Acknowledgments

The authors gratefully acknowledge the support from Nano UAV Intelligence Systems Research Laboratory at Kwangwoon University, originally funded by Defense Acquisition Program Administration (DAPA) and Agency for Defense Development (ADD).

Author Contributions

Keum-Won Ha, Jeong-Yun Lee and Jeong-Geun Kim carried out the experiments, computer simulations and wrote the paper under the supervision of Donghyun Baek.

Conflicts of Interest

The authors declare no conflict of interest.

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Figure 1. Conceptual diagram explaining the general operation of the radar sensor.
Figure 1. Conceptual diagram explaining the general operation of the radar sensor.
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Figure 2. Relationship between frequency bandwidth and range resolution. (a) In the case where the pulse width of the transmitted signal has the largest pulse width; (b) In the case where the pulse width of the transmitted signal is narrower than that in the previous condition; (c) As the most ideal condition, the transmitted signal is a pulse-train.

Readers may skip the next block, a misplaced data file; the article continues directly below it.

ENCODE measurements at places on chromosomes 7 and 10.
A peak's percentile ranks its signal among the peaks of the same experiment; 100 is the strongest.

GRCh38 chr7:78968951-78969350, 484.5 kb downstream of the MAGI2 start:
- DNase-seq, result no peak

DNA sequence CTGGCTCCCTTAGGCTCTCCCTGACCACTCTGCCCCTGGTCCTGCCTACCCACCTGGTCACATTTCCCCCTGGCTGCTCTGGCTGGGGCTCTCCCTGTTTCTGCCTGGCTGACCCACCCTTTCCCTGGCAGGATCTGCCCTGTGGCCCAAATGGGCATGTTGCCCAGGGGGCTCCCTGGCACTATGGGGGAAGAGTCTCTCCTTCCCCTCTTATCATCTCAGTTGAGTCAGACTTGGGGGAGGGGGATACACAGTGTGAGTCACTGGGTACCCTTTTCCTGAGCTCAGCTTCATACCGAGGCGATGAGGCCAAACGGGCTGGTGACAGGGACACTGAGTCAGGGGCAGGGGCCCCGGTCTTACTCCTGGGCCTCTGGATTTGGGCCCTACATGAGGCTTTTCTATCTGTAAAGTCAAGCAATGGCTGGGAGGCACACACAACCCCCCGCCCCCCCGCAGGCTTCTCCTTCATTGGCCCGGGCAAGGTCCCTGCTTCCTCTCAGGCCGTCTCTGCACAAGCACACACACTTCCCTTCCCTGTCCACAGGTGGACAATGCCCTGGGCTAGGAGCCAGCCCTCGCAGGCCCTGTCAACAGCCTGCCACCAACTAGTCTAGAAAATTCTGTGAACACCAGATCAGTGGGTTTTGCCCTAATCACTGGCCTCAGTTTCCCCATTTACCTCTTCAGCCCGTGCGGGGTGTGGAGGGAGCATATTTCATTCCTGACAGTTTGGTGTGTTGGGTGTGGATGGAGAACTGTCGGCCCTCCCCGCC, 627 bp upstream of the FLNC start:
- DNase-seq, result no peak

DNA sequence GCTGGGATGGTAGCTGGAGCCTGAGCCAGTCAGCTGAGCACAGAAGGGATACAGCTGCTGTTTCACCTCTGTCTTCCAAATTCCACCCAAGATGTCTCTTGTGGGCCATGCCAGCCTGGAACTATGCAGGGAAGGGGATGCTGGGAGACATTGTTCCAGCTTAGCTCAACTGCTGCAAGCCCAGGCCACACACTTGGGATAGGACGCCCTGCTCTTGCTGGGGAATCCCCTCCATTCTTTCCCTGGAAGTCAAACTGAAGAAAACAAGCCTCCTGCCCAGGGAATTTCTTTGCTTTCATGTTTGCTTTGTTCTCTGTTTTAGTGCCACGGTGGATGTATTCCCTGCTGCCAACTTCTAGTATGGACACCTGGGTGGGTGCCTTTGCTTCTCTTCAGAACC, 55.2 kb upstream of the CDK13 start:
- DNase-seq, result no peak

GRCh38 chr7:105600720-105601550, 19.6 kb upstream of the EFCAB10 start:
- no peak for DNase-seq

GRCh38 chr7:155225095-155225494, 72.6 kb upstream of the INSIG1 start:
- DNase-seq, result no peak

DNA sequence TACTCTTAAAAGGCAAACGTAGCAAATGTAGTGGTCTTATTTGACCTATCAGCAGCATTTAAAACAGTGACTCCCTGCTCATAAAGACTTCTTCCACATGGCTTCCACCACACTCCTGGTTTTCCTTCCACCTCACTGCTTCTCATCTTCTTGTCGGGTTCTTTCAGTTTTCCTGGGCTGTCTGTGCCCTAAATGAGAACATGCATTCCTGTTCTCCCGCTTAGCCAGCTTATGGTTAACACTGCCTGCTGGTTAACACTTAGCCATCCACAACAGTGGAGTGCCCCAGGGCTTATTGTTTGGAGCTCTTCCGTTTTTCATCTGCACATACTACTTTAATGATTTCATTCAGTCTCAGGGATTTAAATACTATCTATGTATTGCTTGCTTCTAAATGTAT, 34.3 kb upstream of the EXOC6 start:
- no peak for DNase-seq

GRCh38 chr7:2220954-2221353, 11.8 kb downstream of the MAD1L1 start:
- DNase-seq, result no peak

Figure 2. Relationship between frequency bandwidth and range resolution. (a) In the case where the pulse width of the transmitted signal has the largest pulse width; (b) In the case where the pulse width of the transmitted signal is narrower than that in the previous condition; (c) As the most ideal condition, the transmitted signal is a pulse-train.
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Figure 3. Plots of the operation method of CW radar (a) Doppler mode operation. As an example of FMCW mode operation, triangular waveform is described when the target is (b) stationary and (c) moving condition.
Figure 3. Plots of the operation method of CW radar (a) Doppler mode operation. As an example of FMCW mode operation, triangular waveform is described when the target is (b) stationary and (c) moving condition.